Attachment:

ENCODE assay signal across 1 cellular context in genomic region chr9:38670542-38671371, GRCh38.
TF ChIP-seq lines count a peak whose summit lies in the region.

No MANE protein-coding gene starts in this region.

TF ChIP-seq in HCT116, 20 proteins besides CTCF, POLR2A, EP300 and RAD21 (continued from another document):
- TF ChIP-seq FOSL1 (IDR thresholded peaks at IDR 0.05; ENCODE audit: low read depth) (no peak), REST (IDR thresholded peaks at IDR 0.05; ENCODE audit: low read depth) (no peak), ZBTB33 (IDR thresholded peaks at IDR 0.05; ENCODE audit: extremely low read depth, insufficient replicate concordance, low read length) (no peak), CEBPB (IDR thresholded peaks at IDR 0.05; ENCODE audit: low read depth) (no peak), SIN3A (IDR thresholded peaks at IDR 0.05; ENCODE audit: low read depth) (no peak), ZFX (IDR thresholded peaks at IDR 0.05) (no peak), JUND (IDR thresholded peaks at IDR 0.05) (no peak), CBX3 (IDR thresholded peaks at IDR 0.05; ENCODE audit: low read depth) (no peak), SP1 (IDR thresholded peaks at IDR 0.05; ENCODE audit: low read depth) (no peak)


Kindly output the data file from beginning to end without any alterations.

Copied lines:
ENCODE assay signal across 1 cellular context in genomic region chr9:38670542-38671371, GRCh38.
TF ChIP-seq lines count a peak whose summit lies in the region.

No MANE protein-coding gene starts in this region.

TF ChIP-seq in HCT116, 20 proteins besides CTCF, POLR2A, EP300 and RAD21 (continued from another document):
- TF ChIP-seq FOSL1 (IDR thresholded peaks at IDR 0.05; ENCODE audit: low read depth) (no peak), REST (IDR thresholded peaks at IDR 0.05; ENCODE audit: low read depth) (no peak), ZBTB33 (IDR thresholded peaks at IDR 0.05; ENCODE audit: extremely low read depth, insufficient replicate concordance, low read length) (no peak), CEBPB (IDR thresholded peaks at IDR 0.05; ENCODE audit: low read depth) (no peak), SIN3A (IDR thresholded peaks at IDR 0.05; ENCODE audit: low read depth) (no peak), ZFX (IDR thresholded peaks at IDR 0.05) (no peak), JUND (IDR thresholded peaks at IDR 0.05) (no peak), CBX3 (IDR thresholded peaks at IDR 0.05; ENCODE audit: low read depth) (no peak), SP1 (IDR thresholded peaks at IDR 0.05; ENCODE audit: low read depth) (no peak)